Fig. 3

Metabolisms deduced from annotatable CDSs. The list of the CDSs is shown in Table S4

The NAS-02 genome encodes genes for NAD(P)H:sulfur oxidoreductase (Nsr), thiosulfate reductase / polysulfide reductase (Phs/Psr), and sulfur reductase (Sre), which are likely involved in the reduction of S0 and S2O32−. The genome also encodes a gene for thiosulfate:quinone oxidoreductase (Tqo), which may be used for quinol oxidation and S2O32− reduction. In addition, we found genes for ferredoxin:NADP+ oxidoreductase (FNR) and electron transfer flavoprotein (ETF):quinone oxidoreductase (Fix), which are likely involved in electron bifurcation. We found genes for NAD(P)H:quinone oxidoreductase (Nuo)-like complex. The Nuo-like complex contained homologs of subunits NuoA–D and H–N, but not NuoE, F, and G that are necessary to obtain electron from NAD(P)H. Such Nuo-like complex without NuoE–G is thought to be a progenitor of Complex I as Fdred:quinone oxidoreductase [52]. Indeed, a Nuo-like complex without NuoE–G in a methanogenic euryarchaeote Methanosaeta thermophila oxidizes Fdred [53]. Oxidation of the reduced cofactors on the cell membrane via the Sre, Phs/Psr, and/or Nuo-like complex could create proton motive force (PMF), and eventually, ATP could be generated by the ATPase using the PMF. The H+/Na+ antiporter could be used for maintaining homeostasis of pH and salinity.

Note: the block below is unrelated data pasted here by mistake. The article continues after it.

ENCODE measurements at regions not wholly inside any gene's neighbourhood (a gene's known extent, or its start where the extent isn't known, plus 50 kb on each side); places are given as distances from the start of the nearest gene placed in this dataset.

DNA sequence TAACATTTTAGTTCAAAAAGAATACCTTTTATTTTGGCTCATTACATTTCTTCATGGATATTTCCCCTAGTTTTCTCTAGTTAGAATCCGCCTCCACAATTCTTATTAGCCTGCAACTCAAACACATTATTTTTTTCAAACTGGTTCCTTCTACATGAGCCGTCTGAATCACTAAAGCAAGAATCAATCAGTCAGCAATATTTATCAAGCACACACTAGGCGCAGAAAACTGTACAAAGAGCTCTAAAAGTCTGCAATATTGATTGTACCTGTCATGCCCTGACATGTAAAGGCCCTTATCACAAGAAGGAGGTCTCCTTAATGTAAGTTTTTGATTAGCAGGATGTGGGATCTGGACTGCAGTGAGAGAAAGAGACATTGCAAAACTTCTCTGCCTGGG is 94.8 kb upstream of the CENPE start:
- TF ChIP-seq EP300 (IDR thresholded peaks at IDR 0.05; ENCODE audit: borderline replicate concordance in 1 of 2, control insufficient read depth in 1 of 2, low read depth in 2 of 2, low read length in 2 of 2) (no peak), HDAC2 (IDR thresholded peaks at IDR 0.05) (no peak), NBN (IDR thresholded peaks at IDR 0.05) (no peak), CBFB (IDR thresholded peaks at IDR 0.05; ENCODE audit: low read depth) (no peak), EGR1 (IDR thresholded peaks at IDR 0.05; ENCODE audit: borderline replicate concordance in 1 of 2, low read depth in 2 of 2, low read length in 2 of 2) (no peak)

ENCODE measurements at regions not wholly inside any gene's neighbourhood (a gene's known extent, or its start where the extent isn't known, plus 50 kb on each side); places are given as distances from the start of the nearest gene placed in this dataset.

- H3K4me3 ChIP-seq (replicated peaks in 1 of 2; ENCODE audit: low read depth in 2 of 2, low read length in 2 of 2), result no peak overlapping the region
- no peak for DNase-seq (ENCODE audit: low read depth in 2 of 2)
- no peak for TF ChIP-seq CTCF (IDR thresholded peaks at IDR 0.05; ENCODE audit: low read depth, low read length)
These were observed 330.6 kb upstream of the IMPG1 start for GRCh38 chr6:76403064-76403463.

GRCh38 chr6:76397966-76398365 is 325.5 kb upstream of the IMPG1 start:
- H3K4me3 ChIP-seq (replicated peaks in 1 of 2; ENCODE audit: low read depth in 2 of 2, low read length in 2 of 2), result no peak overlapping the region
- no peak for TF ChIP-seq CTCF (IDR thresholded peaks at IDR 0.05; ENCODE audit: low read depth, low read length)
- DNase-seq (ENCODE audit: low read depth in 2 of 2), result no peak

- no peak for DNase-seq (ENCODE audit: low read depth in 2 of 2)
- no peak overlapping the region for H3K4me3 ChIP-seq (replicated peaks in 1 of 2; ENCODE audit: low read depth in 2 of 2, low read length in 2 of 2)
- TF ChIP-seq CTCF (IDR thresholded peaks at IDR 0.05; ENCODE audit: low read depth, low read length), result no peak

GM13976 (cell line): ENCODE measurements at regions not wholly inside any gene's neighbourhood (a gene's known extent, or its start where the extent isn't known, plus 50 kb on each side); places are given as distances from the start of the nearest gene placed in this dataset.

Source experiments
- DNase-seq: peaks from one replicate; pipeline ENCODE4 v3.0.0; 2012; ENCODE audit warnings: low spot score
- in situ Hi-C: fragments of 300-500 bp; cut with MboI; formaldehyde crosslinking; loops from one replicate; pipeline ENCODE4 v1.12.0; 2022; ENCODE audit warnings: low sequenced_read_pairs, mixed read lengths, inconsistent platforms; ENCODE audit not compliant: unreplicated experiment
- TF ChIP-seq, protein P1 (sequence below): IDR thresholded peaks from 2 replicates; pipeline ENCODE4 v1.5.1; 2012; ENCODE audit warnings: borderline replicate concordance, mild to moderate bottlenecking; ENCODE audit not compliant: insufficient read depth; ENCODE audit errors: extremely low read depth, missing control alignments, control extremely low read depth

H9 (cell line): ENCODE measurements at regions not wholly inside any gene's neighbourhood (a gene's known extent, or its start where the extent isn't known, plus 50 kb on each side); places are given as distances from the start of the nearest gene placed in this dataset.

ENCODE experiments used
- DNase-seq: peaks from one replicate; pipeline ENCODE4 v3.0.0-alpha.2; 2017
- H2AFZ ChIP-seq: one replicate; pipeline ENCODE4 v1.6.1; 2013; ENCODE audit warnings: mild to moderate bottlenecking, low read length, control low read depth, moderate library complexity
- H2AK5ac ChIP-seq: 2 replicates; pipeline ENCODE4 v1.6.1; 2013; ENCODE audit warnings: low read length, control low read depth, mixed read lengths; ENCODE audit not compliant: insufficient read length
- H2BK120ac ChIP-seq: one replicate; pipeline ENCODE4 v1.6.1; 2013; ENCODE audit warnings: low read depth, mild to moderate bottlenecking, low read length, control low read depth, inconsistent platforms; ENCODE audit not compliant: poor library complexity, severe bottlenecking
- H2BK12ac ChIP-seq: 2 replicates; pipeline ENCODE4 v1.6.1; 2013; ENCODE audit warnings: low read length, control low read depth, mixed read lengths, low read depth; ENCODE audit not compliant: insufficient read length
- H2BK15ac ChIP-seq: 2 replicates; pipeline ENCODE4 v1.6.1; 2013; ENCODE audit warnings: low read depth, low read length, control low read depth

The NAS-02 genome encodes a total of 18 genes related to molybdoenzymes containing a molybdenum cofactor (MoCo) binding site (Fig. S5). Molybdoenzymes include a variety of oxidoreductases, which has been classified into three families, i.e., the xanthine oxidase (XO) family, dimethyl sulfoxide (DMSO) reductase family, and sulfite oxidase family [54]. The XO family includes carbon monoxide dehydrogenase (Cox) and aldehyde oxidoreductase (AOR), in addition to XO. The DMSO family includes formate dehydrogenase (Fdh), and Sre and Phs/Psr. The NAS-02 genome encodes 5 and 13 genes for the XO (Fig. S6) and DMSO families (Fig. S7A–F), respectively. Although genes of the XO family were also found in the genomes of the NAS-02 relatives (e.g., DS1 and BS1), those of DMSO families were rarely found in them possibly due to their incompleteness. Although these molybdoenzymes (except Sre and Phs/Psr) appeared to be involved in oxidation/reduction of carbon monoxide, organic carbon such as formate and aldehydes, and redox cofactors, their exact functions are still unclear because of no supporting physiological data. Further physiological and biochemical analyses are needed to reveal their functions.

The genome encodes cytochrome bd ubiquinol oxidase, Bcp-type thiol peroxidase, and superoxide dismutase, which might be involved in resistance to oxidative stress. Indeed, NAS-02 was tolerant to traces O2 (i.e., growth without a reducing regent, such as L-cysteine or sodium sulfide, into the media), but could not grow at 1% or higher O2 levels in the headspace.

Although NAS-02 grew on Fe3+, there were no homologs for known ferric iron reductase and multi-heme c-type cytochromes, which are involved in iron reduction in archaea and bacteria [55,56,57]. NAS-02 may have an unknown mechanism for Fe reduction, as reported for the other Fe-reducing archaea, such as Pyrobaculum spp., Pyrococcus spp. [58], and members in Ca. Marsarchaeota [6].

As reported in the nearly complete genomes of deeper lineages of Thaumarchaeota [18, 59, 60], the NAS-02 complete genome also lacked amo for ammonia monooxygenase, a key enzyme for ammonia oxidation [15]. This strongly supports that the deeper lineages of Thaumarchaeota do not represent ammonia oxidizers.